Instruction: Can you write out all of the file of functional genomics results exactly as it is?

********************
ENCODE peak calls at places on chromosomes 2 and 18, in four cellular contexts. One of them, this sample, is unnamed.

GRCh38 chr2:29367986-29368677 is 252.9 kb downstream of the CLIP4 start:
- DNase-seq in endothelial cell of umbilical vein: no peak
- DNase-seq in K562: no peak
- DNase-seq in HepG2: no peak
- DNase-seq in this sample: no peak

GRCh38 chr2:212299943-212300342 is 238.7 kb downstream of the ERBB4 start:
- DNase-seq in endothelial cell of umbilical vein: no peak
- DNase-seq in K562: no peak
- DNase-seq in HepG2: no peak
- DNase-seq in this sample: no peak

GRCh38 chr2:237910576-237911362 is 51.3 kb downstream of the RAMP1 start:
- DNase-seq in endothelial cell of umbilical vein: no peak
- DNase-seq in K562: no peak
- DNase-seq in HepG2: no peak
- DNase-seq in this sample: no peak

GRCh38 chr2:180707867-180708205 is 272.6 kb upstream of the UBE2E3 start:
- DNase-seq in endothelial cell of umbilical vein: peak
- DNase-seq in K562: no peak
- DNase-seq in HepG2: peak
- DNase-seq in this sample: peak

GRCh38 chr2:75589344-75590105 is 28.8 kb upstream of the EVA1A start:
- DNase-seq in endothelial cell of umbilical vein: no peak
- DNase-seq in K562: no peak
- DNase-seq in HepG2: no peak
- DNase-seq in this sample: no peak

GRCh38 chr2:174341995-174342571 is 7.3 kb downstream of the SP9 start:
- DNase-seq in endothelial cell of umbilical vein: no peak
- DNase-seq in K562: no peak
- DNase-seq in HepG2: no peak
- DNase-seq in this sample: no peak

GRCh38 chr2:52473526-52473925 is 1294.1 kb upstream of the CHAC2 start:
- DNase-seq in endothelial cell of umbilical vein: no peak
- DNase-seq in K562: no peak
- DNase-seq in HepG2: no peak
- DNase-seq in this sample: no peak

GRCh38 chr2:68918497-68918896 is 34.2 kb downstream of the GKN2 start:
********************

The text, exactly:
ENCODE peak calls at places on chromosomes 2 and 18, in four cellular contexts. One of them, this sample, is unnamed.

GRCh38 chr2:29367986-29368677 is 252.9 kb downstream of the CLIP4 start:
- DNase-seq in endothelial cell of umbilical vein: no peak
- DNase-seq in K562: no peak
- DNase-seq in HepG2: no peak
- DNase-seq in this sample: no peak

GRCh38 chr2:212299943-212300342 is 238.7 kb downstream of the ERBB4 start:
- DNase-seq in endothelial cell of umbilical vein: no peak
- DNase-seq in K562: no peak
- DNase-seq in HepG2: no peak
- DNase-seq in this sample: no peak

GRCh38 chr2:237910576-237911362 is 51.3 kb downstream of the RAMP1 start:
- DNase-seq in endothelial cell of umbilical vein: no peak
- DNase-seq in K562: no peak
- DNase-seq in HepG2: no peak
- DNase-seq in this sample: no peak

GRCh38 chr2:180707867-180708205 is 272.6 kb upstream of the UBE2E3 start:
- DNase-seq in endothelial cell of umbilical vein: peak
- DNase-seq in K562: no peak
- DNase-seq in HepG2: peak
- DNase-seq in this sample: peak

GRCh38 chr2:75589344-75590105 is 28.8 kb upstream of the EVA1A start:
- DNase-seq in endothelial cell of umbilical vein: no peak
- DNase-seq in K562: no peak
- DNase-seq in HepG2: no peak
- DNase-seq in this sample: no peak

GRCh38 chr2:174341995-174342571 is 7.3 kb downstream of the SP9 start:
- DNase-seq in endothelial cell of umbilical vein: no peak
- DNase-seq in K562: no peak
- DNase-seq in HepG2: no peak
- DNase-seq in this sample: no peak

GRCh38 chr2:52473526-52473925 is 1294.1 kb upstream of the CHAC2 start:
- DNase-seq in endothelial cell of umbilical vein: no peak
- DNase-seq in K562: no peak
- DNase-seq in HepG2: no peak
- DNase-seq in this sample: no peak

GRCh38 chr2:68918497-68918896 is 34.2 kb downstream of the GKN2 start: